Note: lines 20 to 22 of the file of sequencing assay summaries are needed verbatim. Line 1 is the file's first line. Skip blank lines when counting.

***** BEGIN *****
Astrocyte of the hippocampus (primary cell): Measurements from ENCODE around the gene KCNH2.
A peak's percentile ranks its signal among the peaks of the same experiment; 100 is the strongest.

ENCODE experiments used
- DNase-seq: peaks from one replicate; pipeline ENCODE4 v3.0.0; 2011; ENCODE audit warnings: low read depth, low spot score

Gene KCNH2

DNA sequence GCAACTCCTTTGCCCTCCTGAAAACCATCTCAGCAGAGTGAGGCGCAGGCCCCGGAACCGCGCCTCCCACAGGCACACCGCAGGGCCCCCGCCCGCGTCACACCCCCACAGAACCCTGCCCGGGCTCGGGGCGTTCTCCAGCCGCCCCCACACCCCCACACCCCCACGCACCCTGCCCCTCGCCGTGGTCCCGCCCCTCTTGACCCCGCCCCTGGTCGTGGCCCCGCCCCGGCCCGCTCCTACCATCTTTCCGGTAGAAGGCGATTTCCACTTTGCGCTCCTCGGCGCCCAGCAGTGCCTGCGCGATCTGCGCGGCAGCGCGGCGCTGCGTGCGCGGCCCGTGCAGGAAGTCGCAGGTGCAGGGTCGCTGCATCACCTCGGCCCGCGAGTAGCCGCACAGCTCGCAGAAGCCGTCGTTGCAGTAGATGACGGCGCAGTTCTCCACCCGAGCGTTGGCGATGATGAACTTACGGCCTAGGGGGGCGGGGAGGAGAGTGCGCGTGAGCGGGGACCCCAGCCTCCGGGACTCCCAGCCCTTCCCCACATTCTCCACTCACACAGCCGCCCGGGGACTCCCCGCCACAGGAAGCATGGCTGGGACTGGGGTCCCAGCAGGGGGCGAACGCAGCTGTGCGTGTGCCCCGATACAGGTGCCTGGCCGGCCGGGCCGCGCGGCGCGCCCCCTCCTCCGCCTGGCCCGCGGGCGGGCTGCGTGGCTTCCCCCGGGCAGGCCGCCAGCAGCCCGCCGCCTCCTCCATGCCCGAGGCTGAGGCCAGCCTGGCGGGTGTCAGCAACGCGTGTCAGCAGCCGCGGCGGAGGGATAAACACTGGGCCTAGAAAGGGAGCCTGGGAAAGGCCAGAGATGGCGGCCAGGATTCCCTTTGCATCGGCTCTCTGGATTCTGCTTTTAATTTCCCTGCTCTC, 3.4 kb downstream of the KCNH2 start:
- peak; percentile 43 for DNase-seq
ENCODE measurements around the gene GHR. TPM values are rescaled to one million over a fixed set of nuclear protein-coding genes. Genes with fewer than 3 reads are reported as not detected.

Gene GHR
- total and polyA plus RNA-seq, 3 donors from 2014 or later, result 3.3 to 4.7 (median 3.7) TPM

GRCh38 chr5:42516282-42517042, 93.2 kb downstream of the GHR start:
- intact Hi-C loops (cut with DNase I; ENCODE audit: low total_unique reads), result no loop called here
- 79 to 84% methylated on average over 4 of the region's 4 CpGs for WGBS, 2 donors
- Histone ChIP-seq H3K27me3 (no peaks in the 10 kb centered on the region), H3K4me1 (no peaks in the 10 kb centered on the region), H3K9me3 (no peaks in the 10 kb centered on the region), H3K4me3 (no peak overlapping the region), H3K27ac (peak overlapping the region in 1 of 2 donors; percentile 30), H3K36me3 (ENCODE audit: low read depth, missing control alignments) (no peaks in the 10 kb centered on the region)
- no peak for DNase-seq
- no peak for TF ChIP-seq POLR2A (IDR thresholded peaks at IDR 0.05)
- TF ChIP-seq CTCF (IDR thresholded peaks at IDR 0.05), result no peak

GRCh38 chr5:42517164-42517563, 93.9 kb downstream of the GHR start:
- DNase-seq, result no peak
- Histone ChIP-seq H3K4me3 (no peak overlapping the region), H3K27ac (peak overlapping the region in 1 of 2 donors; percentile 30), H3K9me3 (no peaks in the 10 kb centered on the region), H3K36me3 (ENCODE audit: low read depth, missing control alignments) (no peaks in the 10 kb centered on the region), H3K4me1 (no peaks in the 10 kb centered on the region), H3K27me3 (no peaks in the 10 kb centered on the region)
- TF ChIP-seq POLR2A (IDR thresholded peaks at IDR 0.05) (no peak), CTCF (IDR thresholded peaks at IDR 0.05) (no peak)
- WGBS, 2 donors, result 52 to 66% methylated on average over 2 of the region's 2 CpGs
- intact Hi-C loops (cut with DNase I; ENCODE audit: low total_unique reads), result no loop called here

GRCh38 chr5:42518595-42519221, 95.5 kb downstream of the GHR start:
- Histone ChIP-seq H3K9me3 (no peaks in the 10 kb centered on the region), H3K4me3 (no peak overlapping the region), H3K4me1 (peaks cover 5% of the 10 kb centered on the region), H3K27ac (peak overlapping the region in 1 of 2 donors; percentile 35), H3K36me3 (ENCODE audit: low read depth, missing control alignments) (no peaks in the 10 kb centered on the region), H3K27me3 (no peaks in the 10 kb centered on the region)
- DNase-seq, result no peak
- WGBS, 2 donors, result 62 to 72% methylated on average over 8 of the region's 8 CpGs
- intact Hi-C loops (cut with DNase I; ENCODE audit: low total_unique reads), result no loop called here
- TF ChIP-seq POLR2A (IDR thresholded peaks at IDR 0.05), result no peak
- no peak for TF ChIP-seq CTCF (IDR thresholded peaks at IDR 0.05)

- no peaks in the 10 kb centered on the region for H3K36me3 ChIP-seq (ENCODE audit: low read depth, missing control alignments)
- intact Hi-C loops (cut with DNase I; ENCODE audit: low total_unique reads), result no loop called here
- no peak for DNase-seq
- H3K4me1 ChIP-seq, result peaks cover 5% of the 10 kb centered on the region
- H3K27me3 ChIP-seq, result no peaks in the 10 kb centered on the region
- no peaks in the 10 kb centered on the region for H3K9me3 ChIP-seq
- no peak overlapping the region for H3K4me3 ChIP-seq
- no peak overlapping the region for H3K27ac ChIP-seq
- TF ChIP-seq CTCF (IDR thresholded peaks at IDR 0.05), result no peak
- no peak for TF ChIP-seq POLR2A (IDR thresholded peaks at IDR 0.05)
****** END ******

- Histone ChIP-seq H3K4me3 (no peak overlapping the region), H3K27ac (peak overlapping the region in 1 of 2 donors; percentile 30), H3K9me3 (no peaks in the 10 kb centered on the region), H3K36me3 (ENCODE audit: low read depth, missing control alignments) (no peaks in the 10 kb centered on the region), H3K4me1 (no peaks in the 10 kb centered on the region), H3K27me3 (no peaks in the 10 kb centered on the region)
- TF ChIP-seq POLR2A (IDR thresholded peaks at IDR 0.05) (no peak), CTCF (IDR thresholded peaks at IDR 0.05) (no peak)
- WGBS, 2 donors, result 52 to 66% methylated on average over 2 of the region's 2 CpGs